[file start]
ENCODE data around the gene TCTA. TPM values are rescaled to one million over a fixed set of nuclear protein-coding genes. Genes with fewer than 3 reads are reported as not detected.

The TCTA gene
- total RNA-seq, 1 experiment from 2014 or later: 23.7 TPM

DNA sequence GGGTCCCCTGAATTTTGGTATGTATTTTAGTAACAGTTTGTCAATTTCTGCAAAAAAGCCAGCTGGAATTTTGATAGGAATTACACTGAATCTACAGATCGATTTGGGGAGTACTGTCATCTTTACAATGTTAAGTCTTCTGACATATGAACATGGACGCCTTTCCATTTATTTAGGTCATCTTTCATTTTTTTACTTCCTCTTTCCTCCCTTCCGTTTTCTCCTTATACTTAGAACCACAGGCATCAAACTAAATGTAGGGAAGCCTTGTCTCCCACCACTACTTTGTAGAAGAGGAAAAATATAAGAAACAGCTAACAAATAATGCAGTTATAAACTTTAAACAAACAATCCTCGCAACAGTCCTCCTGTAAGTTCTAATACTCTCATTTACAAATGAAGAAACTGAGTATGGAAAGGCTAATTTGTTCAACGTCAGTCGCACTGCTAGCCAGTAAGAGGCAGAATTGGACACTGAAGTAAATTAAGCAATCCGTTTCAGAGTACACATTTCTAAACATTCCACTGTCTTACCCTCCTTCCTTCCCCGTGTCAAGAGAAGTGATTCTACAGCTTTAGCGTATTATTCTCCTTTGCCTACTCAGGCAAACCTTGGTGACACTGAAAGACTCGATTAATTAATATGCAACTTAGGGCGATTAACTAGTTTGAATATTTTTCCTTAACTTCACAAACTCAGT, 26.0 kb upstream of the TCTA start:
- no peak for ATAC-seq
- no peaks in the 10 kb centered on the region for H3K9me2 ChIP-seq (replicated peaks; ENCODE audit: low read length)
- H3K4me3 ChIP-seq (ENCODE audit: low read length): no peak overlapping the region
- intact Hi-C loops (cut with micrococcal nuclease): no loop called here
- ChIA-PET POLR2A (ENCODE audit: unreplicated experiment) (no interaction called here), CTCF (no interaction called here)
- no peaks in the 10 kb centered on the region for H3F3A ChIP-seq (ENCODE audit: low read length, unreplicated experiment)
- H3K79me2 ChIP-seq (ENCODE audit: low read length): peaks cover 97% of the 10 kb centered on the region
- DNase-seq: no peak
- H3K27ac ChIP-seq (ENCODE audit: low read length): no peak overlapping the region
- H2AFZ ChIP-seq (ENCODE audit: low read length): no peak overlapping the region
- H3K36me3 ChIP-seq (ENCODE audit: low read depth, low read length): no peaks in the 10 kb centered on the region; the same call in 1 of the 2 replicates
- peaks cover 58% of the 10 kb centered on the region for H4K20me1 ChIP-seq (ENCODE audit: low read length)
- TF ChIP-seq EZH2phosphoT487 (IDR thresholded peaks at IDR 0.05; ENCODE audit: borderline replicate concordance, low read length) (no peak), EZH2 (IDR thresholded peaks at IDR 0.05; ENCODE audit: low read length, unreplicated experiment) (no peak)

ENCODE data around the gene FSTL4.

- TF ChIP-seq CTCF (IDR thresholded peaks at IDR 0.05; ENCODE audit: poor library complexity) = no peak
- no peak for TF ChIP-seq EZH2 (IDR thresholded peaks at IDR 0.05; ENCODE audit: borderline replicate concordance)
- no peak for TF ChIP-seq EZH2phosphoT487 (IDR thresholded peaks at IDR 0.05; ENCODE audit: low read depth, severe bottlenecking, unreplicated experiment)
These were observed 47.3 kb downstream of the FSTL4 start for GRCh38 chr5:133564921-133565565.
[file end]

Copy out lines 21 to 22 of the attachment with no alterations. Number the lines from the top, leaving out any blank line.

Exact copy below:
- no peak for TF ChIP-seq EZH2phosphoT487 (IDR thresholded peaks at IDR 0.05; ENCODE audit: low read depth, severe bottlenecking, unreplicated experiment)
These were observed 47.3 kb downstream of the FSTL4 start for GRCh38 chr5:133564921-133565565.